2. Do you have a specific writing style?
All authors need a specific writing style – one that distinguishes them from other writers. I would like to think that I’ve accomplished that necessity. Writer’s Digest 2nd Draft Developmental Editor said this about my writing style: “… an authenticity, authority, and voice that makes each separate story element come together in such a gripping, professional, marketable way.” That statement alone had helped me make the decision to self-publish. I had sought advice from a professional marketing expert who encouraged me to self-publish the book, though my dream had always been to work with Random House someday.
3. How did you come up with the title?
I knew the title the moment I finished the first chapter. Garry (the hero) is haunted by his father’s suicide and remembers the last words his father shouted to him. “He begged me,” he <Garry>shouted to himself. “For just one chance, one moment. He pleaded with me. Yet I turned away. I let him drown in his shame.” Even though I never knew what was going to happen from one page to the next (for the story unfolded page by page), I somehow knew the novel itself would revolve around chances we must sometime take, and sometimes give as well. One Chance, One Moment observes various facets of the heart and how we are sometimes faced with the one chance and one moment aspects of life … how choices happen, and how we find, lose or choose love.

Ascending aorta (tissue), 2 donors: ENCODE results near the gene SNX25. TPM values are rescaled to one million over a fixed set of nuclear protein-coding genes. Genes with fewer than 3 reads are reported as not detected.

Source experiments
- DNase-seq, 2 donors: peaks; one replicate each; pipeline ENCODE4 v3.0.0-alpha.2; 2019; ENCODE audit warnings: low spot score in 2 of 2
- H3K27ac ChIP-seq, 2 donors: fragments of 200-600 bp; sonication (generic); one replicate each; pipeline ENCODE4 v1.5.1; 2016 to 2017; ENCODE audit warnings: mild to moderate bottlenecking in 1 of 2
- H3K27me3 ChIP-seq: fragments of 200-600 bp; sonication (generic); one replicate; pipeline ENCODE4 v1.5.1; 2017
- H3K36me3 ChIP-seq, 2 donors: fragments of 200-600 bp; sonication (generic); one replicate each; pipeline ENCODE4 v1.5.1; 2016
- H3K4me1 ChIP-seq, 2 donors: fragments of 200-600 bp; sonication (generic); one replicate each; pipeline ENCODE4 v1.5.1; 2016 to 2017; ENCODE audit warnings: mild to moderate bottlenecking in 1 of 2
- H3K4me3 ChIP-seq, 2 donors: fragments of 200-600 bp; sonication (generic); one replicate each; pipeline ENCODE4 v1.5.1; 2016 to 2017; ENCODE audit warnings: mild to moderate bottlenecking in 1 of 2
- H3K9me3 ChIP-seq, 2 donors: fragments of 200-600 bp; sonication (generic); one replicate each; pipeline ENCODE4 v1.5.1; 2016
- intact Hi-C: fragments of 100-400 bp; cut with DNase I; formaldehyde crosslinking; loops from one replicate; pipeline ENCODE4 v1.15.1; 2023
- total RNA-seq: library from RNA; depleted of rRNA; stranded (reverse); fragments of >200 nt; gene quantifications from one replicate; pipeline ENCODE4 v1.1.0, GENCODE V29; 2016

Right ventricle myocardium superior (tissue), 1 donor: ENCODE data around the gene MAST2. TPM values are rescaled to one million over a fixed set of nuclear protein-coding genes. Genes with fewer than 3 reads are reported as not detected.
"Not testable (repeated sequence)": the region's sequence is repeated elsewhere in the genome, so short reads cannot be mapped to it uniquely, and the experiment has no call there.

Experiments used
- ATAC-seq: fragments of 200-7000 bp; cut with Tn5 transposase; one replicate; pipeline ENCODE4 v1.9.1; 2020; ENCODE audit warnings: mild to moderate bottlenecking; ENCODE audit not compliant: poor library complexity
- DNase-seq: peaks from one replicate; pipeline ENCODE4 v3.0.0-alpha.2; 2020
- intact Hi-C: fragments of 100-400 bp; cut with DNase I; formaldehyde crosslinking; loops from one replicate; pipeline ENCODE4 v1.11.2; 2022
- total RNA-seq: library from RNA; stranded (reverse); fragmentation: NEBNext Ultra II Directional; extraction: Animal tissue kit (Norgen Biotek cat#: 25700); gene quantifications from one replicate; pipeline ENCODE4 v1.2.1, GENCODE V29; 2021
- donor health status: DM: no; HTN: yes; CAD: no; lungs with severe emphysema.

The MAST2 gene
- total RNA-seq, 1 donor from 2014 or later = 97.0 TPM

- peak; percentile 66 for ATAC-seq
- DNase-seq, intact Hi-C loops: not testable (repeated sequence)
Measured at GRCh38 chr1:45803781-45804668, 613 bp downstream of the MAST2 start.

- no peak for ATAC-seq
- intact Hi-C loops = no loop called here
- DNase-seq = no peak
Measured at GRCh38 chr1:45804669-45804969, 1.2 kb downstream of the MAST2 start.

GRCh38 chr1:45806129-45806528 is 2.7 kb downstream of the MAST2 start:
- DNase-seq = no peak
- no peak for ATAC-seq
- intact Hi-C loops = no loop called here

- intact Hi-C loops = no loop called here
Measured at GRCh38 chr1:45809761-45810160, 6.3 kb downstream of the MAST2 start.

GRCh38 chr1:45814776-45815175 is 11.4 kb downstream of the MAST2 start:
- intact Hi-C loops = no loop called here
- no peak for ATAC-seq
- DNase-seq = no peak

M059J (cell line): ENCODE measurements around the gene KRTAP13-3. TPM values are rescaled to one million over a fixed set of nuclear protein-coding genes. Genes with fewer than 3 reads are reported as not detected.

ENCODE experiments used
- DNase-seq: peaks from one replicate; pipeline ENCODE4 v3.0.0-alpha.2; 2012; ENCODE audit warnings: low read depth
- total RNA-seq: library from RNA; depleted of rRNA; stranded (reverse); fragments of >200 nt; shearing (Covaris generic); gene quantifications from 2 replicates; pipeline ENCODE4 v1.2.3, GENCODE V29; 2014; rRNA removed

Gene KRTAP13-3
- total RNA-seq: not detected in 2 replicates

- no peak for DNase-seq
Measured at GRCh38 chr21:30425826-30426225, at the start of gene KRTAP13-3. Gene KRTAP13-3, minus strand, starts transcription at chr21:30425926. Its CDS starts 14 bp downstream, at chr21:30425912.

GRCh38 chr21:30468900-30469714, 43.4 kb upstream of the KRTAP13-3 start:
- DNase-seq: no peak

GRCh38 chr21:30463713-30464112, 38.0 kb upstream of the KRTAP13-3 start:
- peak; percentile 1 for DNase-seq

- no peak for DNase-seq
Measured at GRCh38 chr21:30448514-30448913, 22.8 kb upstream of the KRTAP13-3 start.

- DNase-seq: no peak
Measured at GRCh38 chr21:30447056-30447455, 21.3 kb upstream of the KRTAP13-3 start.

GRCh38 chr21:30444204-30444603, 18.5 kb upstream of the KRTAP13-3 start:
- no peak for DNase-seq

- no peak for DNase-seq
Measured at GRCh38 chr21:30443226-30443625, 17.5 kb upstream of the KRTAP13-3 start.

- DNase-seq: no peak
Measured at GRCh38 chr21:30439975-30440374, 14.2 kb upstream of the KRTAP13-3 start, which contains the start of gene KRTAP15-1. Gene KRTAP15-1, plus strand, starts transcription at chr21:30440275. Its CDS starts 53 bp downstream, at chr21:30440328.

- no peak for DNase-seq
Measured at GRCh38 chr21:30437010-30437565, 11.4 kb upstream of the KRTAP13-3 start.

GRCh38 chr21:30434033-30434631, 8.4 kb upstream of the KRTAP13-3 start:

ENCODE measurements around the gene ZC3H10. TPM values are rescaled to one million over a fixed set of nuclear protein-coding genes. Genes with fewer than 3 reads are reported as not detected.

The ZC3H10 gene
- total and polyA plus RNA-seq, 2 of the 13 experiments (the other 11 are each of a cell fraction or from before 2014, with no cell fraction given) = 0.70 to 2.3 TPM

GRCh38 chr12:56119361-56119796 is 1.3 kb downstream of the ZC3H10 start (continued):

4. What books/authors have influenced your writing?
Romance authors like Johanna Lindsay (especially her earlier books as they were fast-paced and so much fun to read), Jude Devereau (Knight In Shining Armor), Judith McNaught (Whitney, My Love; Something Wonderful), Danielle Steel (Once In A Lifetime, Zoya). Also Catherine Coulter, Kathleen Woodiwiss, Lisa Kleypas, Sue Monk Kidd, Kathryn Stockett, Nicholas Sparks, Khaled Hosseini, Wayne Dyer and more. I try to keep up with new authors when I can.
5. What was the hardest part of writing your book?
Condensing, revising, rewriting. Showing rather than telling. Cutting a lengthy novel into two books. All of the above took time and patience in learning the skills of editing and re-editing. Reducing words, scenes, cutting chapters, and recognizing just where and how to cut a novel into two stories required the help of advanced screenwriting courses (which trained me to focus on the more important aspects of a story, forcing me to see my full length novel as a 90-110 page script).
6. What’s more important: characters or plot?